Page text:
While this pair has never recorded as a unit, Rubalcaba guested on two Di Meola discs (2002’s Flesh on Flesh and 2011’s Pursuit of Radical Rhapsody), and Di Meola has been a fan of the Cuban keyboard wizard since he first heard Rubalcaba on a fusion date over 25 years ago. Maybe they haven’t logged a ton of playing time together, but you’d never know it by listening to their intricate interplay on the opener “Siberiana.” Rubalcaba worked a vamp as Di Meola’s fingers flew up the fret board at warp speed, finding a figure of their own to work as Rubalcaba seamlessly took the solo spot. If there were transitional points worked into the sheet music both players feverishly studied, those points were not discernable as the duo displayed an adamantine chemistry.

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LIVE: Dirty Dozen Brass Band @ College of St. Rose’s Massry Center, 2/9/13

Tuesday, February 12th, 2013

Dirty Dozen Brass Band @ College of St. Rose's Massry Center, 2/9/13 (photo by Albert Brooks)

Review by J Hunter
Photographs by Albert Brooks

When you see a New Orleans institution like the Dirty Dozen Brass Band, you expect to get a real sense of the Big Easy – no more so than on Mardi Gras Weekend, and regardless of whether there are cars outside the theater that are buried in snow. “You know we’re not used to this,” leader Gregory Davis laughed as the band settled themselves onstage. Tenorman Kevin Harris stood next to him, wearing a large grey-and-black sweater and a scarf that was definitely not for show, while bari-sax player Roger Lewis sported a black Jerry Garcia Band t-shirt over another black, long-sleeved t-shirt. In short, Dirty Dozen was definitely out of its climatic element.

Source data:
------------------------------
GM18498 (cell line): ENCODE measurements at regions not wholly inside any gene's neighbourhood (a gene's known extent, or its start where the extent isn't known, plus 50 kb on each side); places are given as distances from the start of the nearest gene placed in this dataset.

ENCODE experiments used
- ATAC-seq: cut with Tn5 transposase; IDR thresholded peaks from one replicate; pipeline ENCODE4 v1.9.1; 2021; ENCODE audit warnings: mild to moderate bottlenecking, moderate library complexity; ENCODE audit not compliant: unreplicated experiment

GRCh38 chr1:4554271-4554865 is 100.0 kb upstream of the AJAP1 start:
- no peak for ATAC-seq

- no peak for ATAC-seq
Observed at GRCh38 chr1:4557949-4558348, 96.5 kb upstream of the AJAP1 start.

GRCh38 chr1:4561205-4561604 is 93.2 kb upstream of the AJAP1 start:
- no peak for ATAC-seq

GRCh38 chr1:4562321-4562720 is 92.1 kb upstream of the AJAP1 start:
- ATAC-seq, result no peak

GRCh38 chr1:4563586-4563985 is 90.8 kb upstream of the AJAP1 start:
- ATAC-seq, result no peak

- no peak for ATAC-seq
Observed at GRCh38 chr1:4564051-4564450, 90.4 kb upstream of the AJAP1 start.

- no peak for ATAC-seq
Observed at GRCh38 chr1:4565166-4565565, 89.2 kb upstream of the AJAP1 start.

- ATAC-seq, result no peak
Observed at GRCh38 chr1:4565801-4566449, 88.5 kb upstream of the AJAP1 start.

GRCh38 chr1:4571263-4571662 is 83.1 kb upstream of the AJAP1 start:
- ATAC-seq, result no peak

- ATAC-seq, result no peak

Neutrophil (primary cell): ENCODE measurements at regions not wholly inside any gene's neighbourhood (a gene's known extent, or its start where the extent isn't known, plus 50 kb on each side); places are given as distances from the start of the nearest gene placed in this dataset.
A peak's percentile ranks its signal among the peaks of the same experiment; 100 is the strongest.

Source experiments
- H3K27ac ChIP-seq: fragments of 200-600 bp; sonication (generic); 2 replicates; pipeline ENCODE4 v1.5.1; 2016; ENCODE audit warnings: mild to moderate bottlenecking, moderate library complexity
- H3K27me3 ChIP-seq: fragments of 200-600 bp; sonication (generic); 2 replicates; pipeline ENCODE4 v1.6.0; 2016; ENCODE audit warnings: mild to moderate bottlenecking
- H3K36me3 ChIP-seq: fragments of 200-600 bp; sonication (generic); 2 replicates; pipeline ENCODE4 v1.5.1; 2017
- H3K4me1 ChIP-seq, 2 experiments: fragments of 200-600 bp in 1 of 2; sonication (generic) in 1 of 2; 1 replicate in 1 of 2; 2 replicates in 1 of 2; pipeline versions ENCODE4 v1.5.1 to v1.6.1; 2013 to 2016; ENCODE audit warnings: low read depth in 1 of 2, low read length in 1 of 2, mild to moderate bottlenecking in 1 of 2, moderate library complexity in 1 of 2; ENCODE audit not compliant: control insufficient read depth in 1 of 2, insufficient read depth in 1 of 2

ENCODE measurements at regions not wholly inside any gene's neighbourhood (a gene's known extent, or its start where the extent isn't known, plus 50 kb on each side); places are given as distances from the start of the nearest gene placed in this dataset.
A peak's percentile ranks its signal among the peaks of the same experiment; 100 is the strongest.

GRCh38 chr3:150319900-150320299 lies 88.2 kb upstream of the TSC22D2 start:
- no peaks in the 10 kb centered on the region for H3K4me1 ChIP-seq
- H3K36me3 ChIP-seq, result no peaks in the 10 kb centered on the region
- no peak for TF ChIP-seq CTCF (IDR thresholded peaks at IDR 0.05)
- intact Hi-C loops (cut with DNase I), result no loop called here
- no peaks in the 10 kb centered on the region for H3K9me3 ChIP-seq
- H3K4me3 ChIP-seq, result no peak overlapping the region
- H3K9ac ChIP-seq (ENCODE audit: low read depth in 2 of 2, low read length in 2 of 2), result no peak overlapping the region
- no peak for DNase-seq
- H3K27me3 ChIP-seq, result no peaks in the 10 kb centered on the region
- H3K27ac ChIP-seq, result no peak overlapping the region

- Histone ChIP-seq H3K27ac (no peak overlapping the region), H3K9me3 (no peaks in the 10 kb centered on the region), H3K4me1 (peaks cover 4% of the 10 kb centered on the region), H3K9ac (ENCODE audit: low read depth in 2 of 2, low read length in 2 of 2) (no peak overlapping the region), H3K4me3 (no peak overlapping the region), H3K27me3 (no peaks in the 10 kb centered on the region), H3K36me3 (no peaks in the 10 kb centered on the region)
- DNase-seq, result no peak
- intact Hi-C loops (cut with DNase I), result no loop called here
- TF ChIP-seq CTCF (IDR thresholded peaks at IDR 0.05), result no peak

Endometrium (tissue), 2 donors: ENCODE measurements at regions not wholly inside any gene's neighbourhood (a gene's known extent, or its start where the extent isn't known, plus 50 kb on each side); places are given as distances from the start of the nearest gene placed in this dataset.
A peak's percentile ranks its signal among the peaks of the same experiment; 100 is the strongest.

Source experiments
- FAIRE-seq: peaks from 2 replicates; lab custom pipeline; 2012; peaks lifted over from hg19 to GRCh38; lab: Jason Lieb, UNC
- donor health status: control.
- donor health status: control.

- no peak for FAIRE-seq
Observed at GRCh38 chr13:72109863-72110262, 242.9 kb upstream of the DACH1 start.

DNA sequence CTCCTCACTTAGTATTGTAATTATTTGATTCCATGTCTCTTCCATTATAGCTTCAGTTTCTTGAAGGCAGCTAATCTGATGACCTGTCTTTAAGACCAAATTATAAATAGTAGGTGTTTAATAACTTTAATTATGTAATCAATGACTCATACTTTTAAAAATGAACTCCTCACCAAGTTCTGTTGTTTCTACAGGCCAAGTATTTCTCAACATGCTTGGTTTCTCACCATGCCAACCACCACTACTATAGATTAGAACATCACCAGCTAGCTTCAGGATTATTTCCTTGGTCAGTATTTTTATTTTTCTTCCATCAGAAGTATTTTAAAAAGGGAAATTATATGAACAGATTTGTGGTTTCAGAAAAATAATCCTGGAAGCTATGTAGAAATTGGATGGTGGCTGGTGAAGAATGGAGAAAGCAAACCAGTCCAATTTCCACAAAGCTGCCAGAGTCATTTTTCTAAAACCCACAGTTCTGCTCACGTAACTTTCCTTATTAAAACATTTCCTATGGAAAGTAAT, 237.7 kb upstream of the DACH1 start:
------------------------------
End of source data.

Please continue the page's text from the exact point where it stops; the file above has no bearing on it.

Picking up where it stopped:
Nonetheless, with a little help from the audience (who would be called on to participate multiple times over the next 60 minutes), the band snuck into a delicious take on the Meters’ “Fiyo on the Bayou.” While Harris did blow up real good towards the end of the tune, solo licks were actually secondary. The same can be said for Davis’ vocals: As a singer, Davis is a terrific pocket trumpet player, and that didn’t matter one whit. As with most music straight outta NOLA, it’s the groove that’s the thing, and the groove was utterly bodacious as the rest of Dirty Dozen’s front line buoyed Harris’ rising attack.

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LIVE: Joe Lovano’s Us Five @ The Egg, 1/20/13

Friday, January 25th, 2013
Joe Lovano

Joe Lovano

Review by J Hunter
Photographs by Albert Brooks

I have a pretty simple job description: Go to something, watch it, and then tell you about it in a way that gives you a good snapshot of what I saw. I do this about 30-40 times a year, so I’d like to think I’m pretty accomplished at it. And yet, there I was in the center aisle of the Swyer Theatre, people streaming past me after Joe Lovano/Us Five had blown the place up real good, and thinking, “What the hell am I going to say? I mean, besides ‘HOLY SHIT! THAT WAS AWESOME!’”

Us Five, Joe Lovano’s most devilish project yet, is unlike any other animal in the zoo. First, it’s got two drummers – not unheard of in the rock world, but if there are two percussionists onstage in jazz, one of them is usually playing some kind of hand drums. Also, no jazz group I can think of uses drums the way Us Five deploys them. Instead of the drummers driving the train and offering an occasional solo or counter, the relationship here is much more reciprocal: One drummer is either soloing or counter-soloing almost all the time; and Lovano and the other players spend a fair amount of time chasing the drums, not the other way around.

Most importantly, Us Five acts as a unit – more than any band on the menu, in jazz or otherwise. Oh, there were plenty of solo spots, including Lovano’s moment in the clear on tenor sax at the front of the opener “Us Five.” But the whole of Us Five is greater than the sum of its parts, regardless of how amazing those parts may be. Lovano may have played in an open area downstage from the rest of the group, but he was acting and reacting just as much as his partners. That’s more necessary than usual, because when it comes to changes in tune, tone or time, this band literally turns on a dime.

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LIVE: The Ben Allison Band / the Lee Shaw Trio @ the College of St. Rose’s Massry Center, 11/15/12

Monday, November 19th, 2012
Lee Shaw

Lee Shaw

Review by J Hunter